National Geographic Daily News
A map shows estimated tsunami strike times from the earthquake that struck off the coast of Chile on February 27, 2010. It shows New Zealand and the west coast of the United States, including California, Oregon, and Washington, being hit in 12-15 hours after the quake struck; Hawaii, 15 hours; Alaska, 18-21 hours; and Japan, 24 hours.
A February 27, 2010, U.S. government map shows what were expected to be Pacific tsunami strike times for later that day.

Map and projection courtesy NOAA/NWS/West Coast and Alaska Tsunami Warning Center

Richard A. Lovett

for National Geographic News

Published February 27, 2010

Moving across the ocean at jetliner speeds, the first tsunami waves from Chile's magnitude 8.8 earthquake struck Hawaii about 12 hours after the temblor, whose death toll in Chile has now grown to 214. (Chile Earthquake Pictures: Quake Spurs Tsunami Threat.)

Meanwhile, tsunami warnings remain in effect for Russia and Japan (Video: Tsunami 101).

In the open sea, tsunami waves are low swells that do no damage. But when they hit land, they can rise up and strike with unexpected power.

Their energy comes from the earthquake itself, said Solomon Yim, interim director of the Hinsdale Wave Research Facility, at Oregon State University. "The power is generated because a large column of water has been lifted up or dropped down," he said. "This huge volume contains a lot of energy."

When the earthquake occurs offshore, as was the case in Chile, the waves propagate in two directions: toward the mainland, which can be struck in minutes, and across the open ocean.

They travel much, much faster than normal waves. That's because the entire column of ocean water (from sea surface to ocean bottom) is moving together horizontally, even in the deepest parts of the ocean, with a very long wave length. Wind waves, on the other hand move only water particles near the surface.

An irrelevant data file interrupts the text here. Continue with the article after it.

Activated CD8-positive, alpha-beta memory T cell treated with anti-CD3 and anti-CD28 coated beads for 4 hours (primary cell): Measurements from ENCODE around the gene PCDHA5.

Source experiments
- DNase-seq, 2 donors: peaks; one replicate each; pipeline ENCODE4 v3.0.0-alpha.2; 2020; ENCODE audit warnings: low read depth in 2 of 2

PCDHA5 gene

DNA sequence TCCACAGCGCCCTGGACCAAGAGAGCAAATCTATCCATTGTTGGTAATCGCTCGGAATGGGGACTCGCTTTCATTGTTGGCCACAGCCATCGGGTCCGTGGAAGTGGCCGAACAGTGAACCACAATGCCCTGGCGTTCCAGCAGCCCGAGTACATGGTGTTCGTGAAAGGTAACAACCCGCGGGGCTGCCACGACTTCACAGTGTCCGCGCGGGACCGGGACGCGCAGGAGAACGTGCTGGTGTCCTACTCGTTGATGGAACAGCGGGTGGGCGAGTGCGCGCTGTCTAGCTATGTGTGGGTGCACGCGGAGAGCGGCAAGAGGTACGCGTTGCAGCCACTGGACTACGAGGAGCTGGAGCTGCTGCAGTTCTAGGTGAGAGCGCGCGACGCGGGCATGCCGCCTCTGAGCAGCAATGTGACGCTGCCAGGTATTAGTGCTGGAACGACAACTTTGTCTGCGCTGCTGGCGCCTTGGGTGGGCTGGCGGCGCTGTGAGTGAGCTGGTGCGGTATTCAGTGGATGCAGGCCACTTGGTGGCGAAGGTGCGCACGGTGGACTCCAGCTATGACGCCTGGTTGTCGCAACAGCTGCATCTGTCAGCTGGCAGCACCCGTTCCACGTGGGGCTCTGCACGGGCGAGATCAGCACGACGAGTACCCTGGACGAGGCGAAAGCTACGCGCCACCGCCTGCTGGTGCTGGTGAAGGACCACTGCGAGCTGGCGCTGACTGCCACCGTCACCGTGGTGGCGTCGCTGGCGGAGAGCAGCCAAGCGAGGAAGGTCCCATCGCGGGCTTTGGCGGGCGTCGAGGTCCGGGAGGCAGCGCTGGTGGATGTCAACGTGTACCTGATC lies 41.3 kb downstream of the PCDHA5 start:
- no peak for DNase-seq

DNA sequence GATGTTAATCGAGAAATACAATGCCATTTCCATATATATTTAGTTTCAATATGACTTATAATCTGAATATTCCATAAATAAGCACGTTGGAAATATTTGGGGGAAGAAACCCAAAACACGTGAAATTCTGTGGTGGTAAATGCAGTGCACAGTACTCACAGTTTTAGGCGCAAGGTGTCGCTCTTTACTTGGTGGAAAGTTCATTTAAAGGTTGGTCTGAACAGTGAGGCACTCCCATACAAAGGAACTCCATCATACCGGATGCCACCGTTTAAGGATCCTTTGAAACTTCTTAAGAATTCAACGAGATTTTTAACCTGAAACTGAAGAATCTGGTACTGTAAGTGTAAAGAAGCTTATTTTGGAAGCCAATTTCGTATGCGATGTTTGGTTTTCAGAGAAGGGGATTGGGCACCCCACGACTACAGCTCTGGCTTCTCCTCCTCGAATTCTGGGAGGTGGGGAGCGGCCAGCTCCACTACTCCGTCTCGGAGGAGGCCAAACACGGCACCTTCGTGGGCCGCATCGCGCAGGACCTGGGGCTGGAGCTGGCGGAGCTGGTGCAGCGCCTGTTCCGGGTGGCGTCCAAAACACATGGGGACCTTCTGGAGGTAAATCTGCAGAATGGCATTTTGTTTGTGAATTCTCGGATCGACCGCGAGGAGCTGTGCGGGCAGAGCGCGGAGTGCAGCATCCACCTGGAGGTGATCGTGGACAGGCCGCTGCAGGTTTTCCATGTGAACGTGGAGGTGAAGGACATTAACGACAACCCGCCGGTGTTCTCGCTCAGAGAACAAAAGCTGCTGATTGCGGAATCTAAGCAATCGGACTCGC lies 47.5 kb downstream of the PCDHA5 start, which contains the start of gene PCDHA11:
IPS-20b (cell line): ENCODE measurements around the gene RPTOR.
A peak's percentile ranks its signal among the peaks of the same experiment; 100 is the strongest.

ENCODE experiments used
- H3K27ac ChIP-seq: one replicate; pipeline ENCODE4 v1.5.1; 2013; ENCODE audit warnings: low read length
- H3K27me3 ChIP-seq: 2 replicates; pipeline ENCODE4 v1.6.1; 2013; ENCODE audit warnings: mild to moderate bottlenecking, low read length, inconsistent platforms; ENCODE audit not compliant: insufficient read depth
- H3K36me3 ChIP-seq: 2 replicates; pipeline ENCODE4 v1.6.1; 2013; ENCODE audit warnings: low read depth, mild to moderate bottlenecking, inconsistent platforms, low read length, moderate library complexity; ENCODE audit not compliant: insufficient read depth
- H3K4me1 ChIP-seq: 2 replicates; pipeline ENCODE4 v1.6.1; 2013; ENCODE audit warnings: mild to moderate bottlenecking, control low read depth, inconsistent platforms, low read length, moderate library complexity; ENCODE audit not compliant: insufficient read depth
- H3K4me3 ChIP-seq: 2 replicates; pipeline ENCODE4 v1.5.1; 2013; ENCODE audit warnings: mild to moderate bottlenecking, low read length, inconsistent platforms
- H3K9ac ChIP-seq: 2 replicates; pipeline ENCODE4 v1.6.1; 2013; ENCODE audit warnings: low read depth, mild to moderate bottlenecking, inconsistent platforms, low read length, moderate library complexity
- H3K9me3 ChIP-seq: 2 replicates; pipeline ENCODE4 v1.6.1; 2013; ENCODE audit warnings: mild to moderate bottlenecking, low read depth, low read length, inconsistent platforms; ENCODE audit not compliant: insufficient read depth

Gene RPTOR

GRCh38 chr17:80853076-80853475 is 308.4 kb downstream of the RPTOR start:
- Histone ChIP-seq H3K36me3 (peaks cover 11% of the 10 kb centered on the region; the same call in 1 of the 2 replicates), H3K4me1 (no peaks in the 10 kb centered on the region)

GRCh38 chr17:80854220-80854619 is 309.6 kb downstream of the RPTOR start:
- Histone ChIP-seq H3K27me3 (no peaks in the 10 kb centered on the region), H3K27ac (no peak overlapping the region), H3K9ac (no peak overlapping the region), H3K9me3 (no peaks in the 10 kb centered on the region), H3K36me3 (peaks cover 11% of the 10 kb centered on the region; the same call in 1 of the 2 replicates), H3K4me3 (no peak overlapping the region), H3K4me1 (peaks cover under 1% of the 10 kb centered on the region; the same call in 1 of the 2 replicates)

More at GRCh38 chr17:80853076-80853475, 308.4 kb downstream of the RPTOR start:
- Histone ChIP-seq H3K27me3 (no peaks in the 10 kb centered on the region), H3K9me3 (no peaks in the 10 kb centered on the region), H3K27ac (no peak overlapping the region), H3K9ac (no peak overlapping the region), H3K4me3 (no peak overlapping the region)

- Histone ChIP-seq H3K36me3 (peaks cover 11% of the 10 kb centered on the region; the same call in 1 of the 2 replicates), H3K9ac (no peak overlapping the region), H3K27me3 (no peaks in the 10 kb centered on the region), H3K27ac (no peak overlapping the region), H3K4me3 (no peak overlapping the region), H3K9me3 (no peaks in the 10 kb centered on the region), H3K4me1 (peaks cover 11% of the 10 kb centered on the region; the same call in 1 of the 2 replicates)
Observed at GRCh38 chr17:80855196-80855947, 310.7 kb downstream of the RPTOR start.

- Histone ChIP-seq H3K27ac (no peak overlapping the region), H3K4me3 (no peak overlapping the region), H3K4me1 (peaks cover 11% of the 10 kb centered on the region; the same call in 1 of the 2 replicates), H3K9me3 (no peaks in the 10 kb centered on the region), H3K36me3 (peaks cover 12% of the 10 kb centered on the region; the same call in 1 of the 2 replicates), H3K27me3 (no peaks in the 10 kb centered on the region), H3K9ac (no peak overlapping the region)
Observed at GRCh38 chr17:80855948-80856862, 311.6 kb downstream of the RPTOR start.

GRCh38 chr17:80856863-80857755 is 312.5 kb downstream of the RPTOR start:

That difference means tsunami waves travel at 450 to 500 miles per hour (725 to 800 kilometers per hour), with wave crests more than 100 miles (160 kilometers) apart.

The first waves to hit Hawaii measured about 3 feet (one meter), news reports said. But that doesn't mean larger waves couldn't follow--or strike elsewhere, Yim said.

That's because predicting tsunami wave height is difficult. In part that's because some regions tend to focus incoming waves, making their heights unexpectedly large, "whereas nearby locations do not have much of a runup at all," Yim said.

But the magnitude of the waves also depends on details of the earthquake's motion. "If you have large uplift or drawdown, you will create a tsunami," Yim said. But earthquakes can also move the seabed back and forth horizontally. "If all the movement is horizontal, you will have zero tsunami," Yim said.

Furthermore, both an up-and-down, tsunami-producing earthquake and sideways motion can look very similar on a seismometer. The only way to determine exactly what happened is to scan the seabed, days, weeks, or even months after the event--not useful for predicting dangers from waves that can cross an entire ocean in 24 hours. "So we [have to] give predictions with a very large amount of uncertainty," Yim said.

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